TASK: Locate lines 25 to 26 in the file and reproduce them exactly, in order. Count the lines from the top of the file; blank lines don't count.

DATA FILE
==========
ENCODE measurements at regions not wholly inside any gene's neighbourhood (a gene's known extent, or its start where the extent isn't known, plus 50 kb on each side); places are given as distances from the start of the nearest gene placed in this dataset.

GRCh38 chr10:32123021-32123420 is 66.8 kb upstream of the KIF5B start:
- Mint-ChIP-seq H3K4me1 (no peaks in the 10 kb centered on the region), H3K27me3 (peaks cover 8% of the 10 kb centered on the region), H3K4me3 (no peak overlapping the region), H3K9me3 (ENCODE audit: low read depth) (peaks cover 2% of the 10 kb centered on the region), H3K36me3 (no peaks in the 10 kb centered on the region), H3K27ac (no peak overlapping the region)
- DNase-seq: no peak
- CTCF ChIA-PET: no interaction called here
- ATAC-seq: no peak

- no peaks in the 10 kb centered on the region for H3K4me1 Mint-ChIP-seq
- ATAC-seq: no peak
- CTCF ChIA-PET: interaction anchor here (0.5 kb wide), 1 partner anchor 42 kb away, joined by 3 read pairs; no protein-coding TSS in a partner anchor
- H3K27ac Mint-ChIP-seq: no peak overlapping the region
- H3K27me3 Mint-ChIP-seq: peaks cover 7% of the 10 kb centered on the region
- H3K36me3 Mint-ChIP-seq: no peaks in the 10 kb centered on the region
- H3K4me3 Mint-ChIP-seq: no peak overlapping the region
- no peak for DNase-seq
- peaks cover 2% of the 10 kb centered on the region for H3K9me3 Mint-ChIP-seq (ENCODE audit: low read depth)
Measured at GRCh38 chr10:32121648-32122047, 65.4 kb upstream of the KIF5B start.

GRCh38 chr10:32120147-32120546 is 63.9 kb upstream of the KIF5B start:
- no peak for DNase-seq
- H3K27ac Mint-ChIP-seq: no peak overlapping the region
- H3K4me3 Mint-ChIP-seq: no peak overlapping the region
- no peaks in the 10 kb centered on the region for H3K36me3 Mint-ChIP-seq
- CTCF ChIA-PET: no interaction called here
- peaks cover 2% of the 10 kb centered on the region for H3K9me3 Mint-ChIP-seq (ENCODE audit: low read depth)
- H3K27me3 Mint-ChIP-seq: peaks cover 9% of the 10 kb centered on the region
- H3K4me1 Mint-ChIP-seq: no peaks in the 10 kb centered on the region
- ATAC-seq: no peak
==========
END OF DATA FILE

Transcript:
- H3K4me1 Mint-ChIP-seq: no peaks in the 10 kb centered on the region
- ATAC-seq: no peak